No new school on horizon yet for Blar Mhor housing youngsters, council hears

Want to read more?

We value our content and access to our full site is only available with a  subscription. Your subscription entitles you to 7-day-a-week access to our website, plus a full digital copy of that week’s paper to read on your pc/mac or mobile device.  In addition, your subscription includes access to digital archive copies from 2006 onwards.

Just want to read one issue? No problem you can subscribe for just one week (or longer if you wish).

Already a subscriber?


Problems logging in and require
technical support? Click here
Subscribe Now

Concerns have been expressed about the impact on pupil rolls at primary schools close to the new housing being built on the Blar Mhor at Fort William after it emerged there is no new school planned for the area for at least the next five years.

In what is the largest affordable housing scheme to be built in the Highlands since the 1980s, the housing on the site forms the first phase of the strategic Blar Mor development that includes a replacement for the Belford Hospital and a STEM centre for West Highland College.

The housing element of the project is due to complete by May of next year and comprises 117 new affordable homes of various sizes and tenures to help meet the demand within the area.

But at last week’s meeting of Kilmallie Community Council, which includes the Blar Mhor area, members were worried about the impact so many new families would have on the nearest primaries at Banavie and Caol.

Community council chairman John Hutchison has in the last two months written twice to the chief executive officer for education and learning at Highland Council, as well as to officials in the estates department and the chief executive of the local authority, but has not had a reply.

 John Hutchison, pictured, who says the car park at the Commando Memorial should be considered sacrosanct in any proposals for use of car parks for overnight stays by motorhome users. Photograph: Iain Ferguson, JOHN HUTCHISON John Hutchison. Photograph: Iain Ferguson,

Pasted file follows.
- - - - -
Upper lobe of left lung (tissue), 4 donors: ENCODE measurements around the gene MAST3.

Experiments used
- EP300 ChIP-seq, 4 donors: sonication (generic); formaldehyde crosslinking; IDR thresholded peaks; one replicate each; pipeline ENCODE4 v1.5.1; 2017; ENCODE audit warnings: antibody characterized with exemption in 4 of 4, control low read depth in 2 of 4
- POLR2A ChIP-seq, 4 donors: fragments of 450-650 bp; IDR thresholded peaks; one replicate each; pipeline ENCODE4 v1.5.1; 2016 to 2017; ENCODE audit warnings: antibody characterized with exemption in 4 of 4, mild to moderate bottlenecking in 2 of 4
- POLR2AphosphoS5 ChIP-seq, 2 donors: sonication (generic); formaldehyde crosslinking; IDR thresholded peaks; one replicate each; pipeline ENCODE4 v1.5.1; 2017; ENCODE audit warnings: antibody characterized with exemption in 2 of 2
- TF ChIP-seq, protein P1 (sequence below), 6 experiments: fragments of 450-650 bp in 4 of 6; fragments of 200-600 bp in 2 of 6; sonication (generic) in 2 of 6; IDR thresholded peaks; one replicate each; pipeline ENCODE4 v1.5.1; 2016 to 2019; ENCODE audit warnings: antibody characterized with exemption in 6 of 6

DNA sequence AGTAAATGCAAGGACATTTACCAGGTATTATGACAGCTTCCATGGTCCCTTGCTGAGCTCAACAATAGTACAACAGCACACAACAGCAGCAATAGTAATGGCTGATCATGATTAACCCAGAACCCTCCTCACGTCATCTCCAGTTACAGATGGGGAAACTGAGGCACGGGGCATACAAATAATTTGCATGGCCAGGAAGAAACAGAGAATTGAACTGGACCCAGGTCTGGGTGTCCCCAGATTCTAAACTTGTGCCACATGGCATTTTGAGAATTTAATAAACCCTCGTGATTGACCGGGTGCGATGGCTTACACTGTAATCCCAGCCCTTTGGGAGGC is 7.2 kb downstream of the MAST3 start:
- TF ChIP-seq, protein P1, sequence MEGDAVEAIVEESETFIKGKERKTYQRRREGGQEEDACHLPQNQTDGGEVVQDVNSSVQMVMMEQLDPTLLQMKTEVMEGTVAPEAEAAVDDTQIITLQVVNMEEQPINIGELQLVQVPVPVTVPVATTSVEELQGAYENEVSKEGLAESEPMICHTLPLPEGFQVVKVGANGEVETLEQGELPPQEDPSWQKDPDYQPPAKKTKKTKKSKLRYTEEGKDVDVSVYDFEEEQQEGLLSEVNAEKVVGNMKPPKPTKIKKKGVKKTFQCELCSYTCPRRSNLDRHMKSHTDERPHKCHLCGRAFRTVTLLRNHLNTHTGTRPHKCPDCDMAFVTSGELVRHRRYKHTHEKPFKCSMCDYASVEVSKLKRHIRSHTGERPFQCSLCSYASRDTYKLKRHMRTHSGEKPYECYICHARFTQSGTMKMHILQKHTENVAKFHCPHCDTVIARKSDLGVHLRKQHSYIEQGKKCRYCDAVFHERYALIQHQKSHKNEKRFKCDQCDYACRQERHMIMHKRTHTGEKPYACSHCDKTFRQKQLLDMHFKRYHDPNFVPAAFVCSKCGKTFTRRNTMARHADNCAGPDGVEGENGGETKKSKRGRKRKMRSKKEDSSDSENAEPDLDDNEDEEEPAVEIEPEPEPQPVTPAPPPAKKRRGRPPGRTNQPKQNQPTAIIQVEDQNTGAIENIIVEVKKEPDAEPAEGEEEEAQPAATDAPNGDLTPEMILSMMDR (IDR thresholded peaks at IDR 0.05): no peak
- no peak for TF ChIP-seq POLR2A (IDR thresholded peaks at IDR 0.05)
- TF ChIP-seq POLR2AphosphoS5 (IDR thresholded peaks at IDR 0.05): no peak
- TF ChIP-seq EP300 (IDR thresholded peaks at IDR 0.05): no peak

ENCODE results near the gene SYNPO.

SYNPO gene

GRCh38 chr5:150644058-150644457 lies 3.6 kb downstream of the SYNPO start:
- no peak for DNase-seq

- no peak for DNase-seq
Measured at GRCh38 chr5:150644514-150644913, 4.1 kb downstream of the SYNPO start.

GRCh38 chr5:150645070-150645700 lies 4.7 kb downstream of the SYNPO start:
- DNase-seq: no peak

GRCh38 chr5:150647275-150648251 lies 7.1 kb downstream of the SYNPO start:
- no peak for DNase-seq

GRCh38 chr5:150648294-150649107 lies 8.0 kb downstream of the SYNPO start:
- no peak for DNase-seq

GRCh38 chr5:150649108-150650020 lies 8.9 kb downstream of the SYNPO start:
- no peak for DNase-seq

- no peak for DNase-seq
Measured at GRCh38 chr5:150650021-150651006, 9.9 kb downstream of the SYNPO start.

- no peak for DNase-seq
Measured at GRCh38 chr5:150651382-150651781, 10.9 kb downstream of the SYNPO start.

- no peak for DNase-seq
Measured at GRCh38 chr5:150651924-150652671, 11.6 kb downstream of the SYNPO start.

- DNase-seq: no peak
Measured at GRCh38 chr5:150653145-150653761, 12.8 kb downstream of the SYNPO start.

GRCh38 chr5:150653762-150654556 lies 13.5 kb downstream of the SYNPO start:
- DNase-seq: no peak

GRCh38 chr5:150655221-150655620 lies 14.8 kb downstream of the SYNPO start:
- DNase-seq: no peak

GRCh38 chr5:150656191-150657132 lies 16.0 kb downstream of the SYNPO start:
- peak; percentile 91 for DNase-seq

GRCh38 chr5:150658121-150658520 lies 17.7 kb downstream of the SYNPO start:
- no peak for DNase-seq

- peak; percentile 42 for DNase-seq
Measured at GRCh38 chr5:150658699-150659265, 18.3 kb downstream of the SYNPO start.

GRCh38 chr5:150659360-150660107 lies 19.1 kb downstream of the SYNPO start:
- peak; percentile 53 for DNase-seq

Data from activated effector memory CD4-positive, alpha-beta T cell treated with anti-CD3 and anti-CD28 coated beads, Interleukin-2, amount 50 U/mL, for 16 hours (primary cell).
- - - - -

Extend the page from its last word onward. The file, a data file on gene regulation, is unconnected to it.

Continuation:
John Hutchison. Photograph: Iain Ferguson,

‘But I am going to continue to press for response from officials, because it’s just not right that we don’t hear anything. I’ll keep doing that because we’ve got so many houses coming there with no school apart from what’s on the opposite side of the main road,’ he added.

Highland Council member Allan Henderson (Caol and Mallaig) said any additional pressures on school rolls could see an extension to buildings accommodated on the Caol campus which had been designed with this in mind.

Lochaber councillor Allan Henderson says doing nothing about the Corran Ferry is not an option. NO-F48-Allan-Henderson
Lochaber councillor Allan Henderson.

‘But there is certainly nothing in the capital programme – there are five schools going forward in the first part of the  programme, costing upwards of in the region of £60m and another five to come on board and that certainly does not include the Blar Mhor at that stage, so it could be a long way down the line,’ he added.

Community council secretary Russell Leaper said the last information he had was that schools at Caol and Banavie were at 90 per cent capacity and if that was correct then the new houses would mean there would be a shortage of pupil places.

Councillor Ben Thompson (Caol and Mallaig) told the meeting that the last time the Lochaber High associated schools group rolls were reported to councillors was three years ago or four years ago when they were at 90 per cent capacity.

Lochaber councillor Ben Thompson. Photograph: Abrightside Photography. FW Councillor Ben Thompson 1no JP
Lochaber councillor Ben Thompson. Photograph: Abrightside Photography.

‘I think the two new Caol classrooms went on after that. We are due to have update and the Lochaber one should be next year,’ said Councillor Thompson adding that the projection for these local schools was nowhere yet near the more than 100 per cent being projected for schools in the east Inverness area catchment due to new housing.

‘But we do need to get answer. And I’m deeply disappointed, John, that you’ve not had a response. I think that’s pretty unacceptable really,’ added Councillor Thompson.

Mr Hutchison  replied: ‘Even if the answer was that there were no plans whatsoever because the rolls don’t look like it for the  next 10 years, that’s at least an answer. But  we should be getting some kind of answer.’

Asked by the Lochaber Times if she was concerned over the potential impact on school rolls, local constituency MSP Kate Forbes told us: ‘Looking at the current roll figures on paper, it would certainly appear that there isn’t a huge amount of spare capacity in the present primary school buildings.

Local MSP Kate Forbes. NO-F-42-KATE-FORBES-SERIOUS-01.jpg
Local MSP Kate Forbes.

‘If there is to be considerable house building in Fort William over the coming years, as we expect and hope, then capacity is a legitimate concern to be raising.

‘I would hope that this matter is on Highland Council’s agenda, and they will be giving it careful consideration.’